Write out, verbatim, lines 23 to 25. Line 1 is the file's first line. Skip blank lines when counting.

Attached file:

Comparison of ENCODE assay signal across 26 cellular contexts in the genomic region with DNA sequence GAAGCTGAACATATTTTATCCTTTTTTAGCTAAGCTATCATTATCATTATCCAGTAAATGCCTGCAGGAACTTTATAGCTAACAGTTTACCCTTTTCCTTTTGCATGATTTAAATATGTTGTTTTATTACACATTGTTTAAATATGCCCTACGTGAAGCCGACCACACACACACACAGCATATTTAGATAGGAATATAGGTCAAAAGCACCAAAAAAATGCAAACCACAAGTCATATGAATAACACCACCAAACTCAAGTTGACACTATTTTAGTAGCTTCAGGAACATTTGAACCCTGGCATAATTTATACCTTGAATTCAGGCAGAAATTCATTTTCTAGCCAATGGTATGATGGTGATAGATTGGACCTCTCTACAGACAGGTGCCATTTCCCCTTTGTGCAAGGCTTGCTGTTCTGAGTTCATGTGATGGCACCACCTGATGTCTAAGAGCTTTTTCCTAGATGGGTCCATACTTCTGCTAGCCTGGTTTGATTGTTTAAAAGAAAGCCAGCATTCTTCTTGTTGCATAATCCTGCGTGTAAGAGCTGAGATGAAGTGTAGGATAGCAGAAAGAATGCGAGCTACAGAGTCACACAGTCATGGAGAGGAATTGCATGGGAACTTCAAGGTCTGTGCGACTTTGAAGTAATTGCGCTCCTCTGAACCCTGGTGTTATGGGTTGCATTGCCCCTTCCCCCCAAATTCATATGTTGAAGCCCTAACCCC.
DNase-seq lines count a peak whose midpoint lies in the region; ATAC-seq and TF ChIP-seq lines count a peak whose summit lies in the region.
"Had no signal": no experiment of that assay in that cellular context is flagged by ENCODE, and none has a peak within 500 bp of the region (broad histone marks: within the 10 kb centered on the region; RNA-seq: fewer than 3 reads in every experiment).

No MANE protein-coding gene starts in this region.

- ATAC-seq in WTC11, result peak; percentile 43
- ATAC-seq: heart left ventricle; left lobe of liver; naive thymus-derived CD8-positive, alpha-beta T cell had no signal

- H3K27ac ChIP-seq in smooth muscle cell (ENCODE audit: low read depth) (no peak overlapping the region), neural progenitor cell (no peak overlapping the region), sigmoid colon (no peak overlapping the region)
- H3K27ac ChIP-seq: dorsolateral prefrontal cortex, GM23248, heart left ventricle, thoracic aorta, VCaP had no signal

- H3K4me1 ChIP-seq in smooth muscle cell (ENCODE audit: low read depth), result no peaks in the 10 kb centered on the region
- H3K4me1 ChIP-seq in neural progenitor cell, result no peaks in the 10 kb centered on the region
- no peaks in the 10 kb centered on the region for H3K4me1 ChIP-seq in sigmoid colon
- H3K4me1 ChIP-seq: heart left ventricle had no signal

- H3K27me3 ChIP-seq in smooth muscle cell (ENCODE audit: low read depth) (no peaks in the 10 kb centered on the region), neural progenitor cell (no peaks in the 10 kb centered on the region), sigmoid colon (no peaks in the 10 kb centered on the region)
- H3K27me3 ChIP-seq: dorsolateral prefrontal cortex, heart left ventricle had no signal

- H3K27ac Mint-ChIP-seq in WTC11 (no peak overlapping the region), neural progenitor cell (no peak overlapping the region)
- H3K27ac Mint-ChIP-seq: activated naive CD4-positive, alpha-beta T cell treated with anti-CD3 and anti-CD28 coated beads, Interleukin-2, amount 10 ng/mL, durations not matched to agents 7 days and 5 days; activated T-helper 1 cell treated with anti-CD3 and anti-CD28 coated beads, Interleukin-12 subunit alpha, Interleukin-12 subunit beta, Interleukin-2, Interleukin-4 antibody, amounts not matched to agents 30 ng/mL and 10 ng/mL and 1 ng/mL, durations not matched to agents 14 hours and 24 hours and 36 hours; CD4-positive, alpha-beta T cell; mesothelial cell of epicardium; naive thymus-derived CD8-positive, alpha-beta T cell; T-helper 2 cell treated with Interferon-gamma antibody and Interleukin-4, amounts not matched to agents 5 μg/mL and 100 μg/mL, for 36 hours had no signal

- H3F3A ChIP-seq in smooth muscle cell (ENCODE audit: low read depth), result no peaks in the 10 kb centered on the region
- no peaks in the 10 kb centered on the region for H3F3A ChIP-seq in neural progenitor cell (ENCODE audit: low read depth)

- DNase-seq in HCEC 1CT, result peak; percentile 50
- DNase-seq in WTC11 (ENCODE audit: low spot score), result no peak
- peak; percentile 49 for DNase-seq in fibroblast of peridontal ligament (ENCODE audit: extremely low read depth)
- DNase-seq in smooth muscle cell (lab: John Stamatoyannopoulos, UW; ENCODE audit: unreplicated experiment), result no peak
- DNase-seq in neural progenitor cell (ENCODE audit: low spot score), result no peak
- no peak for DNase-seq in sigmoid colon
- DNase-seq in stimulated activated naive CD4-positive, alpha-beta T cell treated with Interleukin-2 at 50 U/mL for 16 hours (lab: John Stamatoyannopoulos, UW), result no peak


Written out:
- DNase-seq in neural progenitor cell (ENCODE audit: low spot score), result no peak
- no peak for DNase-seq in sigmoid colon
- DNase-seq in stimulated activated naive CD4-positive, alpha-beta T cell treated with Interleukin-2 at 50 U/mL for 16 hours (lab: John Stamatoyannopoulos, UW), result no peak